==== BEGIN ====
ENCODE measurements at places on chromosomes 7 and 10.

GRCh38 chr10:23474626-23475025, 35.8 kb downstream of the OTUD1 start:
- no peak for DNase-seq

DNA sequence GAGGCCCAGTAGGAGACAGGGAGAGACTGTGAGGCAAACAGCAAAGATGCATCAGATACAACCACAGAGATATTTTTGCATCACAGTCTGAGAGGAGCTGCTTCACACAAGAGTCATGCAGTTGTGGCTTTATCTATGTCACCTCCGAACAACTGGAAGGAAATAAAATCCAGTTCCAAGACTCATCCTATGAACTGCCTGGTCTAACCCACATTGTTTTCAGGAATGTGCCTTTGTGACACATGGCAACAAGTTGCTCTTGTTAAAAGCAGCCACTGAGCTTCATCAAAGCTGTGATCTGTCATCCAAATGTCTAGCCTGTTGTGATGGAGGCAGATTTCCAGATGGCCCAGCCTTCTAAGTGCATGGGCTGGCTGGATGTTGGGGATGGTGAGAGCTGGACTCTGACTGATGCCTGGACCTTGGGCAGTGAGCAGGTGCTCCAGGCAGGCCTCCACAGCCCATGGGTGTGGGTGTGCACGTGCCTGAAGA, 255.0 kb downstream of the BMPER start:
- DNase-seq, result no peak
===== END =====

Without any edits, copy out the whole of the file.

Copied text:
ENCODE measurements at places on chromosomes 7 and 10.

GRCh38 chr10:23474626-23475025, 35.8 kb downstream of the OTUD1 start:
- no peak for DNase-seq

DNA sequence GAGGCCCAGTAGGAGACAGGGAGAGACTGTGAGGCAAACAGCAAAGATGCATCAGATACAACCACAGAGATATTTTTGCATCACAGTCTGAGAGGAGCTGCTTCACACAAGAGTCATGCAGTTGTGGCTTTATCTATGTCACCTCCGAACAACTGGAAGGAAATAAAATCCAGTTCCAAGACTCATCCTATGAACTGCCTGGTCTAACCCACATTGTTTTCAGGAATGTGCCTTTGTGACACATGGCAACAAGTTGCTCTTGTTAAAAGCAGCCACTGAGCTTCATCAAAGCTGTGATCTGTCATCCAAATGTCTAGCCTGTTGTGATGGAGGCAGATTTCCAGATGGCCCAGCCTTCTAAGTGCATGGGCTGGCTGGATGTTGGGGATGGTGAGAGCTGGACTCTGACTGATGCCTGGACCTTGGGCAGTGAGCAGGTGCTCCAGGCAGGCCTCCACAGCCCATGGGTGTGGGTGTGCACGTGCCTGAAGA, 255.0 kb downstream of the BMPER start:
- DNase-seq, result no peak